RACE DAY WAS MAY 18, BUT THE FUNDRAISING CONTINUES THROUGH JUNE 20. THERE IS STILL TIME TO REACH OUR GOAL! WE NEED A GRASSROOTS MIRACLE; SMALL DONATIONS FROM LARGE NUMBERS WILL DO IT!
2014 BEAT THE BRIDGE RACE DAY RESULTS
On Sunday, May 18, The Lancet Liberator and his team ran the Nordstrom Beat The Bridge To Beat Diabetes 8K race in Seattle. On race day The Lancet Liberators held first place for team fundraising with a team total of $75,332. That's over 75% of the goal we set for ourselves! Beyond supporting research that will vastly improve the lives of those with T1D, when fundraising closes on June 20th the grand total raised by our team is going to set a high water mark for future Beat The Bridge teams to shoot for. Sponsoring our team this year will pay dividends to JDRF for years to come.
The credit for this incredible achievement goes entirely to you! Here's to all who are rallying behind our team and giving what they can. Our sponsors have made single donations ranging from $3 to $5000. We are tremendously grateful for each and every one -- all of them are making a difference. If you did not get around to sponsoring us before the race but would like to join our winning team now, donations are being accepted until June 20th. All donations made before this date will be added to our team's total and move us closer to the $100,000 mark.
Thanks again for the wonderful thing you are doing for Owen, for JDRF, and for all those with T1D who are going to benefit from your kindness and generosity!
Jason (aka "The Lancet Liberator"), Jessica, Owen and Miles Pollard
TOP 5 EXPLANATIONS FOR THE LANCET LIBERATOR'S RIDICULOUSLY SLOW RACE TIME
Last Sunday The Lancet Liberator posted a heroically unimpressive time, placing 3622 out of 4044 finishers. Why did a self-proclaimed superhero bring up the rear? There are many potential explanations -- take your pick:
- TECHNOLOGY LIMITATIONS: Timing chip technology can not handle my incredible speed. I actually ran the 8K course twice. I crossed the finish line the first time at a 2 minute/mile pace -- much too fast for the sensors to detect. Midway through the next loop around the course I slowed down just enough for sensors pick up my 16K time when I crossed the finish line the second time.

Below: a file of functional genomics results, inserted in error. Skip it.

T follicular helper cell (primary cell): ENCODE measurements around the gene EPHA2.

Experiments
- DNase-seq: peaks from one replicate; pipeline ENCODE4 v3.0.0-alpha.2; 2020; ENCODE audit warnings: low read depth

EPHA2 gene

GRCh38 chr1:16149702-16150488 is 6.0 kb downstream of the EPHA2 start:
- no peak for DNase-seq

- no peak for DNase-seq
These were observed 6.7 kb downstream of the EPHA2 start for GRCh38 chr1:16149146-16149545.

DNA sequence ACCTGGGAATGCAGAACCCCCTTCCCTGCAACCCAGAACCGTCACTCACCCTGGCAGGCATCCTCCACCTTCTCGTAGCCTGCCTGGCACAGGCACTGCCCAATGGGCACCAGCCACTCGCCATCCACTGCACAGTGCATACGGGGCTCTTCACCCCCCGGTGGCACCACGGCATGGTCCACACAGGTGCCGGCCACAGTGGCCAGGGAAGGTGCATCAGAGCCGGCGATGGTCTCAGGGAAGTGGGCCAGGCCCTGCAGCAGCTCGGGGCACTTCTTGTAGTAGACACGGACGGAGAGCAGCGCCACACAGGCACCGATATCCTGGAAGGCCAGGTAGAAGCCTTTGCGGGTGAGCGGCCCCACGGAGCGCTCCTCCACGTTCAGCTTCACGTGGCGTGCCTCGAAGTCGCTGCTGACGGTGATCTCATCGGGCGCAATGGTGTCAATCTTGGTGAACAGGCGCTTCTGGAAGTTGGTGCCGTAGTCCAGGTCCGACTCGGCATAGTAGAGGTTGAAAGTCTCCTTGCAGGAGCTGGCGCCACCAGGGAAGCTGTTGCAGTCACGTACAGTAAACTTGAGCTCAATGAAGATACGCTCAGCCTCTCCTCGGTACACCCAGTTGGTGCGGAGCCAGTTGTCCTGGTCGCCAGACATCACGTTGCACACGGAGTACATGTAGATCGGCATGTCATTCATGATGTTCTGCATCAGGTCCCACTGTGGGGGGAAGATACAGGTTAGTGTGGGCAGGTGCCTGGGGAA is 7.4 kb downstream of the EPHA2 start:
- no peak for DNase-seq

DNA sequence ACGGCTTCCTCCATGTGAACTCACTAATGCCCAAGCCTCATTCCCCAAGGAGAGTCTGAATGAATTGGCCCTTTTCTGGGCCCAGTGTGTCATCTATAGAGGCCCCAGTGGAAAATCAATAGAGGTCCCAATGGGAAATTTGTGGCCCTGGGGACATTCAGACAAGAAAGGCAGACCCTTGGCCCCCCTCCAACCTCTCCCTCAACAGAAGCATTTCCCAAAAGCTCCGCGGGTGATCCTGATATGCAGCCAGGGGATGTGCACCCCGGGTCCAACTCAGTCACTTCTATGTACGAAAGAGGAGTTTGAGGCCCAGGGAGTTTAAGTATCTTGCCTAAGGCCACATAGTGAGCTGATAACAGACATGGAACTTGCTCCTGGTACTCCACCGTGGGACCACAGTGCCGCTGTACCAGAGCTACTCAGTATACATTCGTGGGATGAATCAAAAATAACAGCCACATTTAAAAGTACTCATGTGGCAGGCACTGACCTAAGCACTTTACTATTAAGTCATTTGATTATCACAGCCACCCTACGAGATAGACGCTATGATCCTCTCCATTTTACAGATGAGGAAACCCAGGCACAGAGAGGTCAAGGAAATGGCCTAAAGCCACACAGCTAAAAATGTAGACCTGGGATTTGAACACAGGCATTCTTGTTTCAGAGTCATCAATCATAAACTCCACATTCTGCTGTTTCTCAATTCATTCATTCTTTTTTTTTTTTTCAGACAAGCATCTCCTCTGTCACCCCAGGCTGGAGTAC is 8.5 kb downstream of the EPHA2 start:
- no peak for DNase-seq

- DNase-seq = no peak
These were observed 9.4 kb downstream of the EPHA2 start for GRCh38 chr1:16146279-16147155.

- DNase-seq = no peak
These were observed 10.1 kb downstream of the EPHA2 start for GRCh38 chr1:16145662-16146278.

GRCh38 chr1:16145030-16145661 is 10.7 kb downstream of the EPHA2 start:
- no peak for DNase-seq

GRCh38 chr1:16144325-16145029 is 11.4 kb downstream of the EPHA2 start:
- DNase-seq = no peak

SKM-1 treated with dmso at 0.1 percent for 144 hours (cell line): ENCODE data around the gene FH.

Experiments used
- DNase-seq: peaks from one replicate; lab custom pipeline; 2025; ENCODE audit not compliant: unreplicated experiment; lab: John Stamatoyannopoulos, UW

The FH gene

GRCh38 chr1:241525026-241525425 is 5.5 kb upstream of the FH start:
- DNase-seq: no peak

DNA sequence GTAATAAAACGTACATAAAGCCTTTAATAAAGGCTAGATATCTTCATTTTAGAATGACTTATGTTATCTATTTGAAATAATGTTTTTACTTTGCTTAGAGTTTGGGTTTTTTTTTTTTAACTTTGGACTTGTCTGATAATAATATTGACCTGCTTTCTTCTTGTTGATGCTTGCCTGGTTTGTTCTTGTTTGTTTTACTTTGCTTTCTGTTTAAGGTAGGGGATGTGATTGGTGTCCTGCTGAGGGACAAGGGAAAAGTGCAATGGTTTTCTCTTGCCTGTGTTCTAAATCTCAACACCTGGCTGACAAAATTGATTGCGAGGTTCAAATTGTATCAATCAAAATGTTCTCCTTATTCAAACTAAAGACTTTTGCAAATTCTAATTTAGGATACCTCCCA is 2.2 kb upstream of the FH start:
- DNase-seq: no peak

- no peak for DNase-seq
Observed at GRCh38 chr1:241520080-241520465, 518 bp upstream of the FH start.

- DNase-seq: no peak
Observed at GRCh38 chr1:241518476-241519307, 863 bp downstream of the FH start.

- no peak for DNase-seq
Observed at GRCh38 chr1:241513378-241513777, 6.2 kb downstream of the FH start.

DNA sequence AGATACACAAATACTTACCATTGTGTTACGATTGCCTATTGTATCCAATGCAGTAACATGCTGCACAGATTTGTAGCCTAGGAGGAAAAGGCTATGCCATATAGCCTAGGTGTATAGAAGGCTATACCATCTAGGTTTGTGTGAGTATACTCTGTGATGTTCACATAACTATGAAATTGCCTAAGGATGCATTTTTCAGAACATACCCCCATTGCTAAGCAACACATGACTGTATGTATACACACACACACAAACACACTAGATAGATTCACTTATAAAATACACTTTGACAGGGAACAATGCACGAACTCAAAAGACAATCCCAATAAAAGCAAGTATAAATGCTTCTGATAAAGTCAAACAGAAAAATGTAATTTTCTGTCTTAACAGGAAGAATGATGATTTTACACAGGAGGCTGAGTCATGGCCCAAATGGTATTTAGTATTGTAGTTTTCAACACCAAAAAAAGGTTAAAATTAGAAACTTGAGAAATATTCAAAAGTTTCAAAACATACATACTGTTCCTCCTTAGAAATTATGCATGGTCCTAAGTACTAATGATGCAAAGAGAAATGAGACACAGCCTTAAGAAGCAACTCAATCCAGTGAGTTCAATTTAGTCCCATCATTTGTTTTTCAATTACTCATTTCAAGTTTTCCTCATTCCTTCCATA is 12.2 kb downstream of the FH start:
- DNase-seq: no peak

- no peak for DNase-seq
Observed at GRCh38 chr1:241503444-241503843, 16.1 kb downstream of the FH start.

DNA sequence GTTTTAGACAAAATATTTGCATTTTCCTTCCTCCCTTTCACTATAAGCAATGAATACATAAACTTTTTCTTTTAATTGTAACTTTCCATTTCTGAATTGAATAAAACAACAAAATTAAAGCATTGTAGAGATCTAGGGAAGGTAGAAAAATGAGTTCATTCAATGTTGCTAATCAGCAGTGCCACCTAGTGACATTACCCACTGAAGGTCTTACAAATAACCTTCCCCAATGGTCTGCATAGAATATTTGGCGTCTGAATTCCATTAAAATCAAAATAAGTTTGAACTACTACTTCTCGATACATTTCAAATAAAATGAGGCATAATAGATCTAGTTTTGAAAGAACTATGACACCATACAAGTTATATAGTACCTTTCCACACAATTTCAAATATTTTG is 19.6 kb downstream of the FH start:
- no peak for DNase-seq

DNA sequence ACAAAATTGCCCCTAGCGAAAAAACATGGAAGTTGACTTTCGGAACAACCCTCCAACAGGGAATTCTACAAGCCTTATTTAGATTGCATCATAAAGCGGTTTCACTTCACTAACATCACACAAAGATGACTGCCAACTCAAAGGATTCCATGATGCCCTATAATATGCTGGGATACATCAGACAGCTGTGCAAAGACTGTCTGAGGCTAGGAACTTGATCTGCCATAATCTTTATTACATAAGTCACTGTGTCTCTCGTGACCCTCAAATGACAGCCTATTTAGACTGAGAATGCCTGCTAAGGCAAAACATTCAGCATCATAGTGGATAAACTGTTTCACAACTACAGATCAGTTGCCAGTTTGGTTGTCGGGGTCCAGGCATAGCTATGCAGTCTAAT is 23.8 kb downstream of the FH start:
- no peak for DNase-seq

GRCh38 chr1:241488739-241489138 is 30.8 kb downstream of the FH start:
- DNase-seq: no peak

- LACK OF SPECIFICITY: The course crosses two drawbridges -- the Montlake bridge (about 100 yards from the starting line) and the University bridge (several miles from there). It's called the "Beat The Bridge" race, not the "Beat The University Bridge" race! If they named the thing appropriately I wouldn't have slowed to celebration/wave-at-fans pace after I crossed the Montlake bridge 45 seconds into the run.
- LAWS OF PHYSICS: I have what might be called an "ample" midsection. There's no stopping this gut once it gains momentum, but overcoming the inertia of my belly-at-rest requires a little extra time.
- WARDROBE MALFUNCTION: It's a fashion faux pas for superheroes to have panty lines, so beneath my costume I wear something called a "dance belt." That's just a fancy ballet name for "male thong." Have you ever tried running an 8K fast while wearing a thong? I didn't think so.
- I'M NOT IN VERY GOOD SHAPE: I suppose my race performance might have a little something to do with this as well.
THE LANCET LIBERATOR STORY
Most know me as a mild-mannered and somewhat paunchy guy that for almost 15 years has been living a simple and quiet life in Seattle's Green Lake neighborhood. But few know my alter ego -- The Lancet Liberator.
The Lancet Liberator is a superhero (a B-list one for sure, but a superhero all the same). He first appeared in the summer of 2011, when one of my then 3 year old twin boys, Owen, was diagnosed with type 1 diabetes (T1D). My inability to fulfill Owen's simple request that I make his diabetes "go away" triggered inside of me a Bruce-Banner-into-The-Hulk-like transformation that occurs every spring. But instead of becoming green and muscular, the Lancet Liberator has different powers -- an ability to run heroically slowly, and an insatiable appetite for seeking people to join him in raising money for the Juvenile Diabetes Research Foundation (JDRF).
The 2014 Beat The Bridge To Beat Diabetes race on Sunday, May 18, will be the Lancet Liberator's third consecutive running since Owen's diagnosis. It also will be his last, as in July we are moving to Maine. For his team to succeed, the Lancet Liberator needs people to rally behind him locally, nationally and internationally. He needs your support (yes, you!). To sponsor him with a donation to JDRF click the blue "DONATE" button (above left). Also, please visit, like and share the Lancet Liberator's Facebook page (http://www.facebook.com/lancetliberator) to learn more and help word of this fundraising effort spread far and wide.
There are lots of worthy causes deserving your support, and the effort to cure and prevent T1D is just one of them. However, it is certain that the world will be a better place without T1D -- better for Owen, better for roughly 3 million other Americans with T1D, and better for the 80 children and adults newly diagnosed with this life-altering disease every day. Please join the Lancet Liberator in working to fulfill Owen's wish for his diabetes to go away.
In the meantime, keep your eyes peeled. The Lancet Liberator occasionally trains in costume around Seattle. If you see him, give him a cheer!